World Day of the Sick

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Homily notes of  Most Rev. Diarmuid Martin Archbishop of Dublin

Church of the Guardian Angels, Newtownpark Avenue, 9 February 2020



“The Gospel reading speaks of the disciples as being a light of the world. That is also the mission of us who are called to be followers of Jesus Christ in our day.  We are called to bring light, to shine a light of discernment on and to enlighten the world around us. We do that by the way we live. We must remember however that the light we are called to bring is not our own light, but the light of Jesus Christ that can work through us.

The first reading gives us some insight into what living that light might look like. It reminds us that there is a way in which the light can heal the wounds of darkness that are in us. It tells us, “to share our bread with the hungry and shelter the homeless poor, to clothe the man you see to be naked”. Light reaches out. We must not fall into the trap of thinking that it enough for us keep the light of Christ hidden within our own self-set frontiers.

What is this reading telling us? It tells us first of all that we have to see those who are poor, naked, and hungry. We are not called to talk about the sick, the hungry, and the homeless. We are called to see them. There are two kinds of seeing. There is a seeing, yet ignoring. There is another kind of seeing which means involvement. It is a seeing that involves not just sight but also heart. That is what the reading calls integrity.

The sick always had a special place in the mission of Jesus Christ. Everywhere he went, he healed the sick and lightened the burdens that prevented men and women from realising their dignity. When Jesus went to his own hometown, the Gospel tells us that he could not work miracles there because of their lack of faith. However, the Gospel quickly adds that he healed some sick who were there. The faith of the sick is stronger than the lack of integrity of those who felt that they have a special privileged claim on Jesus because of where they were from.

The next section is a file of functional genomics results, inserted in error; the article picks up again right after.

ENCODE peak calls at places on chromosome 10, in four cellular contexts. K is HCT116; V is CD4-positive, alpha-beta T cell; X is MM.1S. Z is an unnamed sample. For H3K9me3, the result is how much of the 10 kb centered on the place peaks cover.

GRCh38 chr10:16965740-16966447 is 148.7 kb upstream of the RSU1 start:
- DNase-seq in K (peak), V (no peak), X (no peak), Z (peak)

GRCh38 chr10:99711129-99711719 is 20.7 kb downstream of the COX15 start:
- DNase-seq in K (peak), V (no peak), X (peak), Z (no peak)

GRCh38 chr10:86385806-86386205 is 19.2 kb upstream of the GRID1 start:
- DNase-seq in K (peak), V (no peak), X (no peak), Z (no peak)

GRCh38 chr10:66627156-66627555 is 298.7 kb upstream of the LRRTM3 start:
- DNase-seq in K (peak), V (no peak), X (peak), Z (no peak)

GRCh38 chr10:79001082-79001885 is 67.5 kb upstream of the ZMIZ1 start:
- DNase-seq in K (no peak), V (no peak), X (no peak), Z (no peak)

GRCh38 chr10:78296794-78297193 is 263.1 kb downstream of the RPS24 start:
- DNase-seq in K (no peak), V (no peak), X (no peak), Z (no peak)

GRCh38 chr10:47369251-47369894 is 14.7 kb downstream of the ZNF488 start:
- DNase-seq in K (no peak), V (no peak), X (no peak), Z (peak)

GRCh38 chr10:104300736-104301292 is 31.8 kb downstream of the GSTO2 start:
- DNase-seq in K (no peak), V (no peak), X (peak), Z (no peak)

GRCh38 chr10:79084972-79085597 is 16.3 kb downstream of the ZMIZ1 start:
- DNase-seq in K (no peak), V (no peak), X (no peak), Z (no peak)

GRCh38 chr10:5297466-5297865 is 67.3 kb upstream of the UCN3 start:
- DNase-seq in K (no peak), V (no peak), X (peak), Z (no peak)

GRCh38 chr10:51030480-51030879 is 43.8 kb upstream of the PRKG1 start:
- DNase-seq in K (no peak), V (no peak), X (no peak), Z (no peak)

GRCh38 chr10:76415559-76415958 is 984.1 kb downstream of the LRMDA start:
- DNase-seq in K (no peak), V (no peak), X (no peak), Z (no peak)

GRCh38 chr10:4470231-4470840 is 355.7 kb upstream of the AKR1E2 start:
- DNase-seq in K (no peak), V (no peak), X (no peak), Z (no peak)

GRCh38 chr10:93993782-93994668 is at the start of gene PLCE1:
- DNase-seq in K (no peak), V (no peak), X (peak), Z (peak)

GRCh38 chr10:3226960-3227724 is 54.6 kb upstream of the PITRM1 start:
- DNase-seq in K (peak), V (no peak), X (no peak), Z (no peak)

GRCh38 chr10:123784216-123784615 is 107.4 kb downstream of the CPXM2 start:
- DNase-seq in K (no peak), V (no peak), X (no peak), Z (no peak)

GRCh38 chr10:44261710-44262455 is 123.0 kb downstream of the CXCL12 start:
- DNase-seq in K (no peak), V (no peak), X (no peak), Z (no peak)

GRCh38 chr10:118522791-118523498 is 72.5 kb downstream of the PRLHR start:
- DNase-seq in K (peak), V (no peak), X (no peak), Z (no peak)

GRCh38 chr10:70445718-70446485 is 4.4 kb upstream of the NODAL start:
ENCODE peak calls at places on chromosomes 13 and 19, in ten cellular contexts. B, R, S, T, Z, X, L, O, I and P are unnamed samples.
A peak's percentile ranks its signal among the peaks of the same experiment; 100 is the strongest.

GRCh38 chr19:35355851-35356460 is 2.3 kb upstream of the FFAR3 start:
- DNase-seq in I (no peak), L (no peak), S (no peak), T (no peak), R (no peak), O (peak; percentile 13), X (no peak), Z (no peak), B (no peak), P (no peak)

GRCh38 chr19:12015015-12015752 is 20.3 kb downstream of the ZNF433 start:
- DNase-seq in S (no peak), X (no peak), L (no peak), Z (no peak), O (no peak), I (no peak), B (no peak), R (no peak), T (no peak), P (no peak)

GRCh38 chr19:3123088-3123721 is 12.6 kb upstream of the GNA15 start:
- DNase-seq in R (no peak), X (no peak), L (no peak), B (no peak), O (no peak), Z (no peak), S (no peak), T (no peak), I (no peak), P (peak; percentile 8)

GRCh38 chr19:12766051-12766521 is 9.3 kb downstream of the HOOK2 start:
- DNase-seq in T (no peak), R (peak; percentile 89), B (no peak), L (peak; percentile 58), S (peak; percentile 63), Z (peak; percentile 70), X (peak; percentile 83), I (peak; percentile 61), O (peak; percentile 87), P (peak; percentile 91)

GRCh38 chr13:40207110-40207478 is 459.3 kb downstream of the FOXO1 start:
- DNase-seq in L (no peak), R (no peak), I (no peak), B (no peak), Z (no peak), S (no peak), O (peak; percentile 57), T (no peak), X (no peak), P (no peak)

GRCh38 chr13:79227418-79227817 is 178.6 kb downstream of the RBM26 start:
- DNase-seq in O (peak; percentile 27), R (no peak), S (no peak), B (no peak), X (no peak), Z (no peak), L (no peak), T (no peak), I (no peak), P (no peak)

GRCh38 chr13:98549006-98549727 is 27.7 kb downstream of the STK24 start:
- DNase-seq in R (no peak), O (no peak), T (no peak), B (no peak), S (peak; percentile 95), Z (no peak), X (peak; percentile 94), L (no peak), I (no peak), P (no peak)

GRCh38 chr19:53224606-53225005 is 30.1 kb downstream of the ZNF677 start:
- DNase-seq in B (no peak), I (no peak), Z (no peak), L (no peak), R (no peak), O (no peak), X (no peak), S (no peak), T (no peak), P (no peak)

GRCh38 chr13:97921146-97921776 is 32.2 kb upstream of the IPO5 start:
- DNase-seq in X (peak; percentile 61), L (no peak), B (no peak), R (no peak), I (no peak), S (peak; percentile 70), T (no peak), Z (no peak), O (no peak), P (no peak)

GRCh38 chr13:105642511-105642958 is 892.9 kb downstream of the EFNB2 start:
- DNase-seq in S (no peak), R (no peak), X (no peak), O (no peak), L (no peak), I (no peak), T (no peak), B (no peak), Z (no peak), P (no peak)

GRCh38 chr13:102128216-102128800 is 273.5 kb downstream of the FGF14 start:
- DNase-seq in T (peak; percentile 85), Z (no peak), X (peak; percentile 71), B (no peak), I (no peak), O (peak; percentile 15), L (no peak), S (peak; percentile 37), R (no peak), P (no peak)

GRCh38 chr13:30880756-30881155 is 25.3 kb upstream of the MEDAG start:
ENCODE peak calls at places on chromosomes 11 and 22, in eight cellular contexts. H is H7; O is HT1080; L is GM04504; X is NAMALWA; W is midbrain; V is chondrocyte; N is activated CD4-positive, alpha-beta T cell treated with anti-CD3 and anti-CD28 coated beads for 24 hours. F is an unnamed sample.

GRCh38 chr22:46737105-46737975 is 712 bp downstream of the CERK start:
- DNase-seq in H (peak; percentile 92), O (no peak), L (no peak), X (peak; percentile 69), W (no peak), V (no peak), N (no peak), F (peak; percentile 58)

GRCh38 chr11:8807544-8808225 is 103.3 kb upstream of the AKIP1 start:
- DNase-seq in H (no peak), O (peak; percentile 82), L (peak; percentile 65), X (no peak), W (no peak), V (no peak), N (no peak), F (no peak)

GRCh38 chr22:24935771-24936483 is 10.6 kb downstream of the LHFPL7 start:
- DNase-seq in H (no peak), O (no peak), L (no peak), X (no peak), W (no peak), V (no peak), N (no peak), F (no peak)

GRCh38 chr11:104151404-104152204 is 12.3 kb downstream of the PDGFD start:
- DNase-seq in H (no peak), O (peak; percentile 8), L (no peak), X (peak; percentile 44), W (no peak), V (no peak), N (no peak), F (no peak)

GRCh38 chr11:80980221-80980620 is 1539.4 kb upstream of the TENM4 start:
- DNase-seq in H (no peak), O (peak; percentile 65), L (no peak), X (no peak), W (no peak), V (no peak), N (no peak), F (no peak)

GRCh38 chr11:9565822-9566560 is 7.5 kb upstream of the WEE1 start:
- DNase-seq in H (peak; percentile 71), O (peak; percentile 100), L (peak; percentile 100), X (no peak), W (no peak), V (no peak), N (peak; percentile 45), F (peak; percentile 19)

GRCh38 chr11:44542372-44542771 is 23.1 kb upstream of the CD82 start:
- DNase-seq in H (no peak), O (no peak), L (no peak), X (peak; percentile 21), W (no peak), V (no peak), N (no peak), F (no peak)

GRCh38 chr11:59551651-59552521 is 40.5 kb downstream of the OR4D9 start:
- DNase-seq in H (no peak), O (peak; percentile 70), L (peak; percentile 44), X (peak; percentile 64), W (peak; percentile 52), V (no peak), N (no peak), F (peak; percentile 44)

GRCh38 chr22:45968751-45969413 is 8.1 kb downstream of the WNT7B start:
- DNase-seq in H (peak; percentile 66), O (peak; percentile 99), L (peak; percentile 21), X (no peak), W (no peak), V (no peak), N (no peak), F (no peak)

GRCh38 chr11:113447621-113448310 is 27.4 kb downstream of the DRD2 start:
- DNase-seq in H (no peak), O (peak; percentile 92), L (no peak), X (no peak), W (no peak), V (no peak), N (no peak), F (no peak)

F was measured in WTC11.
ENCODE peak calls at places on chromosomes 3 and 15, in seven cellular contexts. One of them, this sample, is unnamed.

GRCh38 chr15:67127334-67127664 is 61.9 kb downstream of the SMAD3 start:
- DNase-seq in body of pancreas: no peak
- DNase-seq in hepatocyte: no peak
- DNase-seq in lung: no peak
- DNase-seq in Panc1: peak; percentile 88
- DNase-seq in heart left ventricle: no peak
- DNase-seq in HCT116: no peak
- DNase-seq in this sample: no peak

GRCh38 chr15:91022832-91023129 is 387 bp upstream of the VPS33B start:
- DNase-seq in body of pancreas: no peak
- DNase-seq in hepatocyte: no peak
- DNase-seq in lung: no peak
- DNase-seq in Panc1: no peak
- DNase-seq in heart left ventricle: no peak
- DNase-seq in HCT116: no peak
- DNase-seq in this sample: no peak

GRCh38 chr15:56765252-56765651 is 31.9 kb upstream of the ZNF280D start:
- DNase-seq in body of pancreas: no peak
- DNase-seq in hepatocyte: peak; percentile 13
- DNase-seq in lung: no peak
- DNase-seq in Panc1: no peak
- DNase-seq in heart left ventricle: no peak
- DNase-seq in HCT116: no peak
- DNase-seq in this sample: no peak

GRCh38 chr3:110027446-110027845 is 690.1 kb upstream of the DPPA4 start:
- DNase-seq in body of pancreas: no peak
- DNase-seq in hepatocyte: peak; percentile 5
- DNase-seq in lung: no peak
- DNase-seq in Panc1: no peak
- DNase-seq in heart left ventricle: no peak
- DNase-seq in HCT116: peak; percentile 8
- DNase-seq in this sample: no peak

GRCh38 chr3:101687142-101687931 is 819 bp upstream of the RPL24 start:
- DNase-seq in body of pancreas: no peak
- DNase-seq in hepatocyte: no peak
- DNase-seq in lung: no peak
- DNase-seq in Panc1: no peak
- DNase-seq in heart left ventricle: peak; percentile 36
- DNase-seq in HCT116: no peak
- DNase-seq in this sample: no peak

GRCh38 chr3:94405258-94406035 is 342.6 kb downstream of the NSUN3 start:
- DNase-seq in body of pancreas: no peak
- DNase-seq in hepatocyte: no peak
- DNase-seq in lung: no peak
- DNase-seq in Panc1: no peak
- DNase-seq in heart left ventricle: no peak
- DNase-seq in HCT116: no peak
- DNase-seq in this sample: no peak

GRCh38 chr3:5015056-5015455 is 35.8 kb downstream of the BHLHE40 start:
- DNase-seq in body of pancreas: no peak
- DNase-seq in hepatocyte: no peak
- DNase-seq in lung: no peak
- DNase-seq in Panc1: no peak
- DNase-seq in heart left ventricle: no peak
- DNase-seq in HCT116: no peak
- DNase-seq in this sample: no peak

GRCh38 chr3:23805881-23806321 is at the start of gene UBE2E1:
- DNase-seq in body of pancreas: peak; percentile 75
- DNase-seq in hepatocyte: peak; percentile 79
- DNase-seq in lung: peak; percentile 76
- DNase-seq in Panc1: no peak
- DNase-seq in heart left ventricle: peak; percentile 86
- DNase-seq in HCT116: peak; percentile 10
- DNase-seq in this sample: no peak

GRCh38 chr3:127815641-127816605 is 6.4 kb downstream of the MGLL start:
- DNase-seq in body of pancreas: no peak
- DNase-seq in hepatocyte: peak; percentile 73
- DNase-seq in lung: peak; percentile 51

This Church where we celebrate the World Day of the Sick is called the Church of the Guardian Angels. In the Christian tradition, the teaching about Guardian Angels tell us that our God is a God who cares for each individual, and in the good times and the worst times in our lives, provides a mysterious presence by our side to accompany us and to protect us.

Our Church and we believers are called in our own way to be to guardian angels for those who silently suffer and are troubled. In our time despite the great progress of medical science, many of those who are sick suffer from a deep loneliness or abandonment or a sense of being rejected and the feeling that society simply passes them by and leaves them on their own.

We come together as a Christian community this afternoon to celebrate the World Day of the Sick and to welcome our sick brothers and sisters as privileged members of our community. We come to be with them and to support them but also to learn from them. The faith of the sick is stronger than our own sense of self-sufficiency. The faith of the sick challenges us to see where our hearts truly lie.

We live in an Ireland marked by a strange incongruence. We live in an era of astonishing progress in medical science. We have among us doctors, nurses and carers with extraordinary human qualities and dedication. Yet many aspects of our health care system are scandalous. Our extraordinary doctors, nurses, and carers feel let down. Sick children and the elderly are left waiting and exasperated. Hopefully, the many commentaries and the many promises we have heard in these election days will not remain empty words.  We have an obligation to keep our leaders to their words.

For us Christians, the unwavering love of Jesus constitutes the first service that we offer those who are sick. We are called to be beacons of light who proclaim the constant presence of the new light of Christ in our world with all its ambiguities.

At moments of darkness and turbulence, even a small light is a sign that we are moving out of darkness. Light is a reminder that hope is still possible in the darkness of distress. May the light of Christ be present here today in our solidarity with those who are sick and though the healing power of Jesus in his Sacrament of the Sick.”  ENDS